LYNN — With a full ride to New York’s Vassar College, at more than $75,000 a year, the future for St. Mary’s senior Michaela Olabisi is already looking bright.
Thanks to the Questbridge National College Match Scholarship, Olabisi gets to finish her senior year of high school with ease. She found out on Dec. 3 she was one of 1,044 finalists, of the initial 16,000, selected as recipients of the nationwide competitive scholarship which helps low-income, first-generation students get into prestigious schools.
“It helps a lot because now I can just focus on my schoolwork and I don’t have to overstress myself to finish all those college applications,” she said. “If I didn’t get matched, I would have applied to more than 20 schools. I really needed money to go to college, so now that I don’t have to worry. It’s a big relief.”
The scholarship matches its finalists with one of its 40 college partners, Olabisi said. While she was hesitant about moving out of state and away from her family, she said it is the first step in the right direction for her future in neuroscience, film, or both.
“At first I just felt blessed for the full ride, but as I started doing research I realized how good the school is, especially for me since I want to do neuroscience and film,” she said. “It’s a liberal arts school with an open curriculum so I can do a little bit of both.”
Her passion for neuroscience came at the age of 9, after her grandmother died of a brain tumor, and her love for film came after she joined the theater program at St. Mary’s, she said. She plans on researching neurocinematics and how films and production editing can affect the way people think.
“Film has made me more comfortable with voicing my opinions and made me unapologetic about things because I used to be scared to voice how I felt about being a minority and a woman of color,” said Olabisi. “Through film, I didn’t have to say anything. I just had to create the art and put it out there and I felt that was very important for my self growth.”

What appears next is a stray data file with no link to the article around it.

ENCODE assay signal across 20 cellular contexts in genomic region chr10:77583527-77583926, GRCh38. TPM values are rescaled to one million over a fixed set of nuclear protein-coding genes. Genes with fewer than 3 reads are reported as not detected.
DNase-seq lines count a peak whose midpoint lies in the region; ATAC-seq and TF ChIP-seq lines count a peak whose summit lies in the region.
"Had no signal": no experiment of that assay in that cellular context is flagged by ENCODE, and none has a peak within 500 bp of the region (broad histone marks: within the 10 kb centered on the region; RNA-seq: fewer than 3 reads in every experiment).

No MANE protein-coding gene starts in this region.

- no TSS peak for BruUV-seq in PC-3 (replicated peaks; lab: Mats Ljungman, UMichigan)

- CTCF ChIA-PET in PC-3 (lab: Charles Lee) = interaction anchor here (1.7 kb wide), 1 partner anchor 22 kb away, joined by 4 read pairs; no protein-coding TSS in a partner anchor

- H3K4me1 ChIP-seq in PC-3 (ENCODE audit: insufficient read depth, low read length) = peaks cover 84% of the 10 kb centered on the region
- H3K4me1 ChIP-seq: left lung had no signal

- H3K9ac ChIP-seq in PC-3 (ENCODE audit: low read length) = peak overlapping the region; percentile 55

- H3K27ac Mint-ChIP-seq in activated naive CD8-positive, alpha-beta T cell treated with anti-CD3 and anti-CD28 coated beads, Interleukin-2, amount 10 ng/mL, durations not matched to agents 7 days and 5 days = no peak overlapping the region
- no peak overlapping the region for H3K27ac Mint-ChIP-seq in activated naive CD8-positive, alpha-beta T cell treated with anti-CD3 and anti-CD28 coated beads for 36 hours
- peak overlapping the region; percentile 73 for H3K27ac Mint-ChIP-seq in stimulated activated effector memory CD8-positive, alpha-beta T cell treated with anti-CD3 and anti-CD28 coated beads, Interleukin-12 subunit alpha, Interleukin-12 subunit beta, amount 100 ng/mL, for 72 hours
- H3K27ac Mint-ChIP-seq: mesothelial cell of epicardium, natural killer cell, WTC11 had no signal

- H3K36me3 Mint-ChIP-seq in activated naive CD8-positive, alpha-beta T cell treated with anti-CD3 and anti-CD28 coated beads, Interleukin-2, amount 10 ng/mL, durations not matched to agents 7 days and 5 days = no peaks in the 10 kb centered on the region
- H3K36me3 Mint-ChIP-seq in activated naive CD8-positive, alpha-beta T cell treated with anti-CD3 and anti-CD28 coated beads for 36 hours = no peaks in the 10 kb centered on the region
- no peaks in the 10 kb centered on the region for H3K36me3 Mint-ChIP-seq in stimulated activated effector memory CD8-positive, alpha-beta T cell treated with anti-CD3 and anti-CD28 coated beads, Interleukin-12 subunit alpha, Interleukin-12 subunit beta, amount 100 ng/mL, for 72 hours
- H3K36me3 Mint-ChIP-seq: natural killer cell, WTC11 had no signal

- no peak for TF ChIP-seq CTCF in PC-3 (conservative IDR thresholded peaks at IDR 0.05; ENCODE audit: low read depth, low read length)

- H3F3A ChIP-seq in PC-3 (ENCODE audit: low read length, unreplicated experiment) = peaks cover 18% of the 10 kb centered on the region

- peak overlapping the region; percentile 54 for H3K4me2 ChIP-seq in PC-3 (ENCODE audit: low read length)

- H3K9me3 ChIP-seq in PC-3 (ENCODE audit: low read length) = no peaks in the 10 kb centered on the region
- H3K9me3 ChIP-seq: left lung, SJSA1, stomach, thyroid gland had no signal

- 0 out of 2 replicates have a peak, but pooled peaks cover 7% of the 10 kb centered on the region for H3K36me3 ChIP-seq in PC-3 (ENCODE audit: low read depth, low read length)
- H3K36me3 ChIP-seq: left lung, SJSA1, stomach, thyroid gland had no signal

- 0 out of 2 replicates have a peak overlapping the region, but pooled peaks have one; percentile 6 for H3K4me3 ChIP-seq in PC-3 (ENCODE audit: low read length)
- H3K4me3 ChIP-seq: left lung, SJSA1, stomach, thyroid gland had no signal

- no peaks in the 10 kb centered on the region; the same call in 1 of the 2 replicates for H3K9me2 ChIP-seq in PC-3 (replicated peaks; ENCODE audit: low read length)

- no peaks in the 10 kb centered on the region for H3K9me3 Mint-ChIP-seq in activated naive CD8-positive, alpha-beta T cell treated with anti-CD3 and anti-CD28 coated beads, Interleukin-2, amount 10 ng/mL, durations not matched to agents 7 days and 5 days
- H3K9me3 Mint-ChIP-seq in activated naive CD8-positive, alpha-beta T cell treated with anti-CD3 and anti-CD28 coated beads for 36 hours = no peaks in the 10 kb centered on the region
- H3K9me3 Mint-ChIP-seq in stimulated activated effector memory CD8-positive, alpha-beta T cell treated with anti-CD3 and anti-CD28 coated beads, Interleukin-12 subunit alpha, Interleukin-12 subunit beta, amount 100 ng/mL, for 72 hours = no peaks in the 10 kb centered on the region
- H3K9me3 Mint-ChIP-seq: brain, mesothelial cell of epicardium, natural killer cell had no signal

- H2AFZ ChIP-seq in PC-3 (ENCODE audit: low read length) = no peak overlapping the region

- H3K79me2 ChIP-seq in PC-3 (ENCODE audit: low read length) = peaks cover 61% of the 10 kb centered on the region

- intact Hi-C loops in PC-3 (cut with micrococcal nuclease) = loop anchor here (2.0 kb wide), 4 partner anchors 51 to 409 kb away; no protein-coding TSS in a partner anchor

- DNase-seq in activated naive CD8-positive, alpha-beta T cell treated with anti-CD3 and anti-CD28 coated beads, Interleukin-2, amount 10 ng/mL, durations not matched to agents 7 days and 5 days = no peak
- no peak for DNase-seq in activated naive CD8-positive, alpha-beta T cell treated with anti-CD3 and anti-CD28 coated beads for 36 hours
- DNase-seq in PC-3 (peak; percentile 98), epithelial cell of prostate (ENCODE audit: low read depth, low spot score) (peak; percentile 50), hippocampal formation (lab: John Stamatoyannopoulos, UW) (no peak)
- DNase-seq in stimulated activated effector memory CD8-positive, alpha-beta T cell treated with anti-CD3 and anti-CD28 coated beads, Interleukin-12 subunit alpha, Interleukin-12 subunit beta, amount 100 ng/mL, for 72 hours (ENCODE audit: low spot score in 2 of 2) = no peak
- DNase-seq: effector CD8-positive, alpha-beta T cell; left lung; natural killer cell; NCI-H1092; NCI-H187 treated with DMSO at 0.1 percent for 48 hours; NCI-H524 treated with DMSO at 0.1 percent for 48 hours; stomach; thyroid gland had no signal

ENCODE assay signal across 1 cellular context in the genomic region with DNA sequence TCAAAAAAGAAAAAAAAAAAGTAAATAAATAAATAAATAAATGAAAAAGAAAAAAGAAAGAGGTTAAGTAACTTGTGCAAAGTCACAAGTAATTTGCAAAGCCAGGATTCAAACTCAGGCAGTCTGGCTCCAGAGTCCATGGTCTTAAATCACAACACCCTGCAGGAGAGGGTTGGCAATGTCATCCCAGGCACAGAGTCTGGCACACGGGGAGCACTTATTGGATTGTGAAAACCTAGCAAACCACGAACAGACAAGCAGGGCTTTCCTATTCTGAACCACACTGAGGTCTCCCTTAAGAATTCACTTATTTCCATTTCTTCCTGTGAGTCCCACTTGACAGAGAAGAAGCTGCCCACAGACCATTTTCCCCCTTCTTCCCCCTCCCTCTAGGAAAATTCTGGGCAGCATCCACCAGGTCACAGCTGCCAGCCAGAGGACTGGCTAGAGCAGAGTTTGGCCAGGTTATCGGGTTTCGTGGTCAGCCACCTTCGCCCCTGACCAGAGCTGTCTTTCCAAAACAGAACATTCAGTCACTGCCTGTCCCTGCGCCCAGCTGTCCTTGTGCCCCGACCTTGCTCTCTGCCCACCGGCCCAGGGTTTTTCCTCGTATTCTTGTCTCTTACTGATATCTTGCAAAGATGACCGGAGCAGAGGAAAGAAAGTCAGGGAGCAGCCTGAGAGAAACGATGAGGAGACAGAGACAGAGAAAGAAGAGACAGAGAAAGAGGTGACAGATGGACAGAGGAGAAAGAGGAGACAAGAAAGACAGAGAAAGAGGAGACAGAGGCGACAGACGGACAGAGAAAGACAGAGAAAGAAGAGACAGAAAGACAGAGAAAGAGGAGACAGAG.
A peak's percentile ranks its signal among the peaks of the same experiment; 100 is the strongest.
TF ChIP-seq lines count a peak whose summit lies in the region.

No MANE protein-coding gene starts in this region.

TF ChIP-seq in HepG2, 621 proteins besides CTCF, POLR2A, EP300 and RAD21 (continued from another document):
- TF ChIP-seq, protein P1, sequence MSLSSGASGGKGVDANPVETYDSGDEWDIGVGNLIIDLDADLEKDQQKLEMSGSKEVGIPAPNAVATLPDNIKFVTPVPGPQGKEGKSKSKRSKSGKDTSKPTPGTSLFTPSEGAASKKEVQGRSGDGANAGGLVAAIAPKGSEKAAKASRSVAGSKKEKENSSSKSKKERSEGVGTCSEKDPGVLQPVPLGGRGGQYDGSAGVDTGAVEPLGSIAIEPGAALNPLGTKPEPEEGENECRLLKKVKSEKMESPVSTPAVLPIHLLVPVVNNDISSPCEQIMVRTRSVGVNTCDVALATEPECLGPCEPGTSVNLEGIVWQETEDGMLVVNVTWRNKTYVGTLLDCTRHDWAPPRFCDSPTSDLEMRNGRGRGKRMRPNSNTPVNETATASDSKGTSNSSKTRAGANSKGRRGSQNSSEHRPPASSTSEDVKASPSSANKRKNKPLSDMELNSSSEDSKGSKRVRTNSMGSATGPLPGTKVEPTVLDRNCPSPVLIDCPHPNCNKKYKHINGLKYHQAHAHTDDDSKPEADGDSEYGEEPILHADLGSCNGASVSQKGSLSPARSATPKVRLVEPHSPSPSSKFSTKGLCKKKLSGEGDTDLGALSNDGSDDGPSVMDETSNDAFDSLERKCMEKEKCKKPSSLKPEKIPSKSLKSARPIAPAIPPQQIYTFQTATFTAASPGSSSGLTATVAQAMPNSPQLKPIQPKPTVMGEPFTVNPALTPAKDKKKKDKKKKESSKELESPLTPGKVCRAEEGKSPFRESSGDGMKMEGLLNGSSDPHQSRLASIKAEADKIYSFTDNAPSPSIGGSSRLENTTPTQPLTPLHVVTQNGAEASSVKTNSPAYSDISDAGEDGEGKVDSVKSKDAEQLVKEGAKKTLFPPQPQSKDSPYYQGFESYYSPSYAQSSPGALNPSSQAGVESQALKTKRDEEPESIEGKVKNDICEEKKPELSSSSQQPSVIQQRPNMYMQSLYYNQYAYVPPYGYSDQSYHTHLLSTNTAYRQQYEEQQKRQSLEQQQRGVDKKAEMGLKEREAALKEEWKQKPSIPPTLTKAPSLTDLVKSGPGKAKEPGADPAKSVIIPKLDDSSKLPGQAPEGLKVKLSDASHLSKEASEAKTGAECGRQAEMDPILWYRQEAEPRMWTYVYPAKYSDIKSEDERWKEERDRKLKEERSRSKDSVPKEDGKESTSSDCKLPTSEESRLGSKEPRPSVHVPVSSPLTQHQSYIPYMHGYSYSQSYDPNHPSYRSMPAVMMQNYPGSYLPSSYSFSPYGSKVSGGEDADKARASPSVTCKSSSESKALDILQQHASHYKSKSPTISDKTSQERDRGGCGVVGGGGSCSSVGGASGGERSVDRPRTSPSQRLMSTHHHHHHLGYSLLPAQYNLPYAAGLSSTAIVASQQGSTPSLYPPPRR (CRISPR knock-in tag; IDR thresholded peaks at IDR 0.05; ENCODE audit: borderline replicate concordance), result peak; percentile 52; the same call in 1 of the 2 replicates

Throughout the six-month process of applying for the scholarship, Olabisi wrote at least eight essays with help from her mentors at Raw Art Works. She joined the after-school art center in the eighth grade and said she doesn’t think she would be where she is today without the help of everyone there.
One of her essays was about how grateful she is for Christmas every year, since her mom works three jobs and that is the one day a year they can fully spend together, and another was about her admiration for the medical field after watching her mother work as a certified nursing assistant.
“I also wrote about my grandmother’s brain tumor and how that whole process of seeing her and her doctor interact and how the doctor made her feel made me realize I wanted to be a neurosurgeon,” she said. “I want to impact people’s lives the way that her doctor did and the way my mom did with her patients.”
Olabisi has an older brother but he was unable to go to college, she said. Being the first one in her family to get a higher education means everything to her and she said she hopes to be a role model for kids of color in communities like Lynn.
“This scholarship means that I can advance and help my family, because my mom is an immigrant,” said Olabisi. “She came here with basically nothing from Jamaica, so now I have this opportunity and it means a lot to her because she knows I can truly fulfill my dreams and be able to afford things we can’t afford now.”